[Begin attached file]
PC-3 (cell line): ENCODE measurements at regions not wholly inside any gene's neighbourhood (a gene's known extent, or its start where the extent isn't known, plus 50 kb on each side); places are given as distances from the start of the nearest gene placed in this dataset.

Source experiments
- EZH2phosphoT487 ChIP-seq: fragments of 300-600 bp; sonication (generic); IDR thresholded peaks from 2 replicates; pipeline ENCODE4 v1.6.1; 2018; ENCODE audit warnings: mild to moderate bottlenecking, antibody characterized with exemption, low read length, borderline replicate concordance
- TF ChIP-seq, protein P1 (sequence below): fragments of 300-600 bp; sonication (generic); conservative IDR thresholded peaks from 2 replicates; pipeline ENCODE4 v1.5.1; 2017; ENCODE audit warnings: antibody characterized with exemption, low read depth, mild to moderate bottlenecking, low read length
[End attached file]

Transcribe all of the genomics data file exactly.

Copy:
PC-3 (cell line): ENCODE measurements at regions not wholly inside any gene's neighbourhood (a gene's known extent, or its start where the extent isn't known, plus 50 kb on each side); places are given as distances from the start of the nearest gene placed in this dataset.

Source experiments
- EZH2phosphoT487 ChIP-seq: fragments of 300-600 bp; sonication (generic); IDR thresholded peaks from 2 replicates; pipeline ENCODE4 v1.6.1; 2018; ENCODE audit warnings: mild to moderate bottlenecking, antibody characterized with exemption, low read length, borderline replicate concordance
- TF ChIP-seq, protein P1 (sequence below): fragments of 300-600 bp; sonication (generic); conservative IDR thresholded peaks from 2 replicates; pipeline ENCODE4 v1.5.1; 2017; ENCODE audit warnings: antibody characterized with exemption, low read depth, mild to moderate bottlenecking, low read length